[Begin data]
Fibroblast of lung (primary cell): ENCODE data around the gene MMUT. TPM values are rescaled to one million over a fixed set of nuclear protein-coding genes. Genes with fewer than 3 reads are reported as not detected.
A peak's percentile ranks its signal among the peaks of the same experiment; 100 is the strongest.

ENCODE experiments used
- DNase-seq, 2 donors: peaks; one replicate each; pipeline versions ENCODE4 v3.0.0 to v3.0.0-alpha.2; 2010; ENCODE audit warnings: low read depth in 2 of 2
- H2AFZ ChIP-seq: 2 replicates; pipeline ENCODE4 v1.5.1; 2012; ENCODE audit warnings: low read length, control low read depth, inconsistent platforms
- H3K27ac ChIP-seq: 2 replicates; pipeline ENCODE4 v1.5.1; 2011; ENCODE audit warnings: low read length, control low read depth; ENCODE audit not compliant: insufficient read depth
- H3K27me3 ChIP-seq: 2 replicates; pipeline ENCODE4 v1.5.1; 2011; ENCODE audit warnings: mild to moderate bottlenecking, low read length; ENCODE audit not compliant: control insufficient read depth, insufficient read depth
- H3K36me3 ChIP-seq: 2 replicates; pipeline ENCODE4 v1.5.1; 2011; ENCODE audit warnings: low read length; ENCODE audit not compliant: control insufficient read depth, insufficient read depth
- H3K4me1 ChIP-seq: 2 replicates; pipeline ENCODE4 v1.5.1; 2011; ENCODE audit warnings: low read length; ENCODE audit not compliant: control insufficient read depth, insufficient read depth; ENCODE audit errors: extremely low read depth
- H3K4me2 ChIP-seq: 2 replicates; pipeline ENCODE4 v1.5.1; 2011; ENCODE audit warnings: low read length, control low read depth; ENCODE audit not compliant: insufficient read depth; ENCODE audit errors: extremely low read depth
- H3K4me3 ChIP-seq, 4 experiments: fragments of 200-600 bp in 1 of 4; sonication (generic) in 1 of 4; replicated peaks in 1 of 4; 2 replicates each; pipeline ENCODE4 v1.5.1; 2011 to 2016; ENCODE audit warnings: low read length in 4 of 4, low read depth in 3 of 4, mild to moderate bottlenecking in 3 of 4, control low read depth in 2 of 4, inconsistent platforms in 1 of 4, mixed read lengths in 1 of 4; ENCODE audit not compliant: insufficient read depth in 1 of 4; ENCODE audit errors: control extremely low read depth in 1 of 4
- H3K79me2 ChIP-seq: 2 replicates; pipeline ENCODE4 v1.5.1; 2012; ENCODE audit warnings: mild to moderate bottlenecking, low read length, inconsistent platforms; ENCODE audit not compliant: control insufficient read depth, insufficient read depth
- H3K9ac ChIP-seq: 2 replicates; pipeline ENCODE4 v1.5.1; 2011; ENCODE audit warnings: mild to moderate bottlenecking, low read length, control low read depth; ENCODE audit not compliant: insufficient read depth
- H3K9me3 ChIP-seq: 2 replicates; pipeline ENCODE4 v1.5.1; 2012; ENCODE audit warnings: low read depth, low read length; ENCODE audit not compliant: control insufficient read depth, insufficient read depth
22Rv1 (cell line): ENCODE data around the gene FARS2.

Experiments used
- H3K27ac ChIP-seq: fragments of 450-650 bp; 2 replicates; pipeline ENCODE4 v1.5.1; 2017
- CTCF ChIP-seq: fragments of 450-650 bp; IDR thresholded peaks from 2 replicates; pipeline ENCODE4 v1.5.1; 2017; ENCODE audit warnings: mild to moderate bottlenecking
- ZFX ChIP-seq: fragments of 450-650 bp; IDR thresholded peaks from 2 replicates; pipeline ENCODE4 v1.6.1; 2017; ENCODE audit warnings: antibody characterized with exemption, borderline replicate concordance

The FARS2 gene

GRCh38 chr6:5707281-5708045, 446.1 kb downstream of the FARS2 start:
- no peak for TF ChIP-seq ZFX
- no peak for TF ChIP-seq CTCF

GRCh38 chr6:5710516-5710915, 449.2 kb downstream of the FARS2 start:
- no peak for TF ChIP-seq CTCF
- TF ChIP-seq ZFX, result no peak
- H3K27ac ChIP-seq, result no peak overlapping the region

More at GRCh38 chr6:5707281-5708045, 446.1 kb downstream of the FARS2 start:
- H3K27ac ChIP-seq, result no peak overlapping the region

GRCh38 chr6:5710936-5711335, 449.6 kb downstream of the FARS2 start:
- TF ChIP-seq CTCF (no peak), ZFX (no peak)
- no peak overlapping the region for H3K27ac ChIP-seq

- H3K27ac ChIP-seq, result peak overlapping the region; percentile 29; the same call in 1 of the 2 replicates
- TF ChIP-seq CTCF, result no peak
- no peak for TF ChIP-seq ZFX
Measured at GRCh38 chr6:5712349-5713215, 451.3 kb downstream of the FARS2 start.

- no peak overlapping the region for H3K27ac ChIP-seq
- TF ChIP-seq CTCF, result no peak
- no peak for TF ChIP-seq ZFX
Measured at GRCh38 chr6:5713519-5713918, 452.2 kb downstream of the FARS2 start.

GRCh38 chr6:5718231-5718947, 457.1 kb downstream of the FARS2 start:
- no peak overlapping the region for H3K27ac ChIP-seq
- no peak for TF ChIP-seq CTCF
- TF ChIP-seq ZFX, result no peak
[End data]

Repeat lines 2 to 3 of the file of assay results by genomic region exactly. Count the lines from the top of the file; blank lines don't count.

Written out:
A peak's percentile ranks its signal among the peaks of the same experiment; 100 is the strongest.

ENCODE experiments used